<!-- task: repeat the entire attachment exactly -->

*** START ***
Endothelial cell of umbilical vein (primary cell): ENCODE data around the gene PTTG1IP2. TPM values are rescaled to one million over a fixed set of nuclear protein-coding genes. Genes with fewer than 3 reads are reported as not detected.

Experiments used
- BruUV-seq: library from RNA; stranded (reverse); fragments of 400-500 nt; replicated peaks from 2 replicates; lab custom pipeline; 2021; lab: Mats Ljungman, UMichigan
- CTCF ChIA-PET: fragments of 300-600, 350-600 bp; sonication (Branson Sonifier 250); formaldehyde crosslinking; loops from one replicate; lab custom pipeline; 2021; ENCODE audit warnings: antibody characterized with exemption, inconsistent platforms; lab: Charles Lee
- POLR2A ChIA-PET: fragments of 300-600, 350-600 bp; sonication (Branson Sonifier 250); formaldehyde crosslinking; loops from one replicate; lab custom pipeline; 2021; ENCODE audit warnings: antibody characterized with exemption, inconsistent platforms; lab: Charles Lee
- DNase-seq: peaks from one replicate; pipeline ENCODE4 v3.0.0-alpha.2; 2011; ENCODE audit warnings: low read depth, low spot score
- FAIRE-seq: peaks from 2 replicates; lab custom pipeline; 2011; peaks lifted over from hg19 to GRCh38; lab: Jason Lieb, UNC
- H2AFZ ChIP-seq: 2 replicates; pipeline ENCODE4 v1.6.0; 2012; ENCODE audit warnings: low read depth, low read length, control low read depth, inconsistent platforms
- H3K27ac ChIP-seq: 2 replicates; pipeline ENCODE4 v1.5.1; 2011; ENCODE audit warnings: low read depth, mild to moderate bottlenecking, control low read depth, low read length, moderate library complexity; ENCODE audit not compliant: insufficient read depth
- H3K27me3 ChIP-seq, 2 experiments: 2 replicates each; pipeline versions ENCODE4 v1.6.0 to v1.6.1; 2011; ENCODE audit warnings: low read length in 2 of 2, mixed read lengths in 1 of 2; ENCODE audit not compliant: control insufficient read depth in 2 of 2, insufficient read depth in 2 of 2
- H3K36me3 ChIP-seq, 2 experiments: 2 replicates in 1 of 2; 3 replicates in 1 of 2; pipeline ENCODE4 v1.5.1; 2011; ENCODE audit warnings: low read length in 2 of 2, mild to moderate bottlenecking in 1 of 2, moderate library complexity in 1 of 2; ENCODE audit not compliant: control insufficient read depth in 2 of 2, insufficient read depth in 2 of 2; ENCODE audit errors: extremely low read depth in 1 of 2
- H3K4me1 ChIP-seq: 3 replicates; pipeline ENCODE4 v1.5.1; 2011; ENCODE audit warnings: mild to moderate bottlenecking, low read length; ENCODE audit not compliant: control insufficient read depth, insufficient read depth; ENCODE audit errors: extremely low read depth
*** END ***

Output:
Endothelial cell of umbilical vein (primary cell): ENCODE data around the gene PTTG1IP2. TPM values are rescaled to one million over a fixed set of nuclear protein-coding genes. Genes with fewer than 3 reads are reported as not detected.

Experiments used
- BruUV-seq: library from RNA; stranded (reverse); fragments of 400-500 nt; replicated peaks from 2 replicates; lab custom pipeline; 2021; lab: Mats Ljungman, UMichigan
- CTCF ChIA-PET: fragments of 300-600, 350-600 bp; sonication (Branson Sonifier 250); formaldehyde crosslinking; loops from one replicate; lab custom pipeline; 2021; ENCODE audit warnings: antibody characterized with exemption, inconsistent platforms; lab: Charles Lee
- POLR2A ChIA-PET: fragments of 300-600, 350-600 bp; sonication (Branson Sonifier 250); formaldehyde crosslinking; loops from one replicate; lab custom pipeline; 2021; ENCODE audit warnings: antibody characterized with exemption, inconsistent platforms; lab: Charles Lee
- DNase-seq: peaks from one replicate; pipeline ENCODE4 v3.0.0-alpha.2; 2011; ENCODE audit warnings: low read depth, low spot score
- FAIRE-seq: peaks from 2 replicates; lab custom pipeline; 2011; peaks lifted over from hg19 to GRCh38; lab: Jason Lieb, UNC
- H2AFZ ChIP-seq: 2 replicates; pipeline ENCODE4 v1.6.0; 2012; ENCODE audit warnings: low read depth, low read length, control low read depth, inconsistent platforms
- H3K27ac ChIP-seq: 2 replicates; pipeline ENCODE4 v1.5.1; 2011; ENCODE audit warnings: low read depth, mild to moderate bottlenecking, control low read depth, low read length, moderate library complexity; ENCODE audit not compliant: insufficient read depth
- H3K27me3 ChIP-seq, 2 experiments: 2 replicates each; pipeline versions ENCODE4 v1.6.0 to v1.6.1; 2011; ENCODE audit warnings: low read length in 2 of 2, mixed read lengths in 1 of 2; ENCODE audit not compliant: control insufficient read depth in 2 of 2, insufficient read depth in 2 of 2
- H3K36me3 ChIP-seq, 2 experiments: 2 replicates in 1 of 2; 3 replicates in 1 of 2; pipeline ENCODE4 v1.5.1; 2011; ENCODE audit warnings: low read length in 2 of 2, mild to moderate bottlenecking in 1 of 2, moderate library complexity in 1 of 2; ENCODE audit not compliant: control insufficient read depth in 2 of 2, insufficient read depth in 2 of 2; ENCODE audit errors: extremely low read depth in 1 of 2
- H3K4me1 ChIP-seq: 3 replicates; pipeline ENCODE4 v1.5.1; 2011; ENCODE audit warnings: mild to moderate bottlenecking, low read length; ENCODE audit not compliant: control insufficient read depth, insufficient read depth; ENCODE audit errors: extremely low read depth